This police procedural about an older rookie has grown into a fine ensemble show.
I didn’t really like The Rookie the first time I watched it. I was willing to give it a try on the combination of Firefly’s Nathan Fillion and an intriguing premise that set it apart from other cop shows (Fillion’s John Nolan as LAPD’s oldest rookie). But they lost me after just a few episodes. Rather than a thoughtful study of switching careers at 40, Nolan’s “I’m too old for this crap” was mostly just played for laughs; his relationship with a fellow rookie young enough to be his daughter felt forced and borderline creepy; and several of the other main characters were just annoying.
I gave it another try in the midst of pandemic boredom, and managed to soldier through the early episodes until it found its footing. As the show nears the end of its fifth season, I am happy to say that it has developed into a really solid ensemble drama. It veers into over-the-top or soap-opera plotlines a bit too often, but makes up for it with an impressively diverse and enjoyable cast.
Though Nolan remains the focal character, the intervening seasons have allowed other characters to grow and shine. Between the main and recurring cast, there are seven (!!) tough female characters of varying ethnicities. This allows the show to present a wide variety of experiences, from sensitive rookie Celina Juarez, to tough-as-nails detectives Angela Lopez and Nyla Harper, to do-gooder with a knack for undercover work Lucy Chen.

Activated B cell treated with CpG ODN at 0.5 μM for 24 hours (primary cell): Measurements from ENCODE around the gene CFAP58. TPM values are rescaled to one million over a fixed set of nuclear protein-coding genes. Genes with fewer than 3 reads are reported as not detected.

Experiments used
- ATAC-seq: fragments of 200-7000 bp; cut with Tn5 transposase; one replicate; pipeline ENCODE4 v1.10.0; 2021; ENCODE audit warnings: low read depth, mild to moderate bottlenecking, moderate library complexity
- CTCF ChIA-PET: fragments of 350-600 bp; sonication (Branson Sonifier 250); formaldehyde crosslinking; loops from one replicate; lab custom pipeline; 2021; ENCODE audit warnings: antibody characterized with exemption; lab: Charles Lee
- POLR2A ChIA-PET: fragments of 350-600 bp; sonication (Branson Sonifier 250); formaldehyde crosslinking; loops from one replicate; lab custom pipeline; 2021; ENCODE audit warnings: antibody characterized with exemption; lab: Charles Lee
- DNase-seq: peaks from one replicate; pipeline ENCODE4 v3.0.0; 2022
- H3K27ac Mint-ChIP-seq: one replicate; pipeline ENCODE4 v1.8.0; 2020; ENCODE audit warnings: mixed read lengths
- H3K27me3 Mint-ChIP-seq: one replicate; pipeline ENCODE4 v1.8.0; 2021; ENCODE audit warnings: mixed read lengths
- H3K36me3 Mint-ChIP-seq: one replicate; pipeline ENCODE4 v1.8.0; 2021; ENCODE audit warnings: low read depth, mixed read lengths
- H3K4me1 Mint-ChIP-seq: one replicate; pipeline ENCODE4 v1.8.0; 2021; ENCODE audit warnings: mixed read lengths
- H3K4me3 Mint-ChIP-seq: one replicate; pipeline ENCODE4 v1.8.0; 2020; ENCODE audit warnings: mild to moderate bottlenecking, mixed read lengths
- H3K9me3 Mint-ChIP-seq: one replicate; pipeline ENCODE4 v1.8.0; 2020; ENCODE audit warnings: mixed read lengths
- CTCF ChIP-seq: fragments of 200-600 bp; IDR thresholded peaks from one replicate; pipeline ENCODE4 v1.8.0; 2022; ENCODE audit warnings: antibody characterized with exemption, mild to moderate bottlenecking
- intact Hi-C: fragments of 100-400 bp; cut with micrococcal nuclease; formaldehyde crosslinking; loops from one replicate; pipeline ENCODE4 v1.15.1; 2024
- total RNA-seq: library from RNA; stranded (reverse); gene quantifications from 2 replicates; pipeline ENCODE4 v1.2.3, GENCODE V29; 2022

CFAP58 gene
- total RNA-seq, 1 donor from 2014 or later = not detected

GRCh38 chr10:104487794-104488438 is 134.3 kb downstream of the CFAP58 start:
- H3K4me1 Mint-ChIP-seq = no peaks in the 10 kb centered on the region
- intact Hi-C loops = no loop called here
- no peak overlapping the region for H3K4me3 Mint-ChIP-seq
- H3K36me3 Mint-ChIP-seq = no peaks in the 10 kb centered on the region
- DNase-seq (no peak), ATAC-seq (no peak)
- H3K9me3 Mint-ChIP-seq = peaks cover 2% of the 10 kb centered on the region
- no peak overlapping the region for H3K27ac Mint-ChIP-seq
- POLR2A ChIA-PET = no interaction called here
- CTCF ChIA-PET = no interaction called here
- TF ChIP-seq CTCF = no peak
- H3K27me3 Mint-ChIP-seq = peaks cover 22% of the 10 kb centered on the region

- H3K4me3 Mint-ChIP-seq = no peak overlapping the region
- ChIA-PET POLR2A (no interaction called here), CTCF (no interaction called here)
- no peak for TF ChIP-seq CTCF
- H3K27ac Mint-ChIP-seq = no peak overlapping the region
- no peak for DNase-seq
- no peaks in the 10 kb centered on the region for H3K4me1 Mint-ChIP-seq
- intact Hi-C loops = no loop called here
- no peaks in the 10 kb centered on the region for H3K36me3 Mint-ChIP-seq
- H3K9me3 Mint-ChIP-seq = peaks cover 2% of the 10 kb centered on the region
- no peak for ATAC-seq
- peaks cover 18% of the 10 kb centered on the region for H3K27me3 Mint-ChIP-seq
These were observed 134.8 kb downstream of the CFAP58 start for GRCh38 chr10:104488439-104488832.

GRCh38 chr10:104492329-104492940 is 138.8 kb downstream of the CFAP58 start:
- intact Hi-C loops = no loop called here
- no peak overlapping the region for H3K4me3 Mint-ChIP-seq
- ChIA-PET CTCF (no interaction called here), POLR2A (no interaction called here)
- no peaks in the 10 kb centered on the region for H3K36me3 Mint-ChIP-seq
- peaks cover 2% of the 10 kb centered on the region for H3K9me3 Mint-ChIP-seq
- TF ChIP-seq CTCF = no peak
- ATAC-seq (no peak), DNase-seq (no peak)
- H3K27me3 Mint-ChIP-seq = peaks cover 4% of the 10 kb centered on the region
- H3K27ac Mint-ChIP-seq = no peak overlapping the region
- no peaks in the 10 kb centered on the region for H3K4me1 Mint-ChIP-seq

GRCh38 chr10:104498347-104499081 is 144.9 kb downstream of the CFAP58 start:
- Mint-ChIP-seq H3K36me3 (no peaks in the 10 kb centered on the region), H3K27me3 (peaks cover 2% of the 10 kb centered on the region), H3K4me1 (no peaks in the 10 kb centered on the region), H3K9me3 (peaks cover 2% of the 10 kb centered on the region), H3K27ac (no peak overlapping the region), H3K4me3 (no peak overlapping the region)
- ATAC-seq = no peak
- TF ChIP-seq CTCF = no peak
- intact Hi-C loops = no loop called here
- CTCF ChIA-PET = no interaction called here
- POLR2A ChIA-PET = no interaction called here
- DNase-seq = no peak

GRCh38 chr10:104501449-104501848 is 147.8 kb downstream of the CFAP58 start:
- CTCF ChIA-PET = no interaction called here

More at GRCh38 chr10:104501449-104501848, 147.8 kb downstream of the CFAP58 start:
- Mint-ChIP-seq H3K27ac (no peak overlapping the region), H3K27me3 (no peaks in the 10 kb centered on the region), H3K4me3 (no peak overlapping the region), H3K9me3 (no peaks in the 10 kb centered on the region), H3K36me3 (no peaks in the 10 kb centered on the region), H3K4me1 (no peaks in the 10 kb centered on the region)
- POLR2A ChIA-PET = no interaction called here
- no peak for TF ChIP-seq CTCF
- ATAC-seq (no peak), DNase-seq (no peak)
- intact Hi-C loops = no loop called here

The supporting characters also have more depth than you’d expect. I particularly like paramedic/firefighter Bailey Nune as Nolan’s butt-kicking fiancee, and the show recently added one of my favorite actresses, The Last Ship's Bridget Regan, as a sassy, shady lawyer. I also want to give a special shout-out to the late Annie Wersching, from Timeless, for her recurring role as a delightfully sinister serial killer.
The male characters are pretty cool too. After the first season, Nolan was allowed to grow out of his ancient boy scout routine into a well-rounded character. He’s particularly well-suited to his season 5 role as training officer. The gruff Sergeant Tim Bradford is a fan favorite. And the award for most interesting character backstory probably goes to Aaron Thorsen, as a social media tycoon falsely accused (and acquitted) of murder, who decided to go into law enforcement.
Thorsen’s story is just one example of how the show has tried to remain socially conscious in its depiction of police. In a press release, executive producer Alexi Hawley noted, “As The Rookie began Season Three, we were committed to going beyond our aspirational storytelling to focus on issues of systemic injustice and the need for police reform.” Other stories have included the cops getting involved in a community center (and sometimes bumbling it), and dealing with dirty cops.
What I really love most, though, is the way the female characters support each other. Angela and Nyla are partners and besties. Lucy bonded with a homeless teen, who is now basically like a sister as well as her roommate. Bailey has been super supportive of Celina. Nyla mentored Lucy in undercover work. It’s just really nice to see so many ladies kicking butt together.
- Princess Power:
- Bechdel Test: Pass
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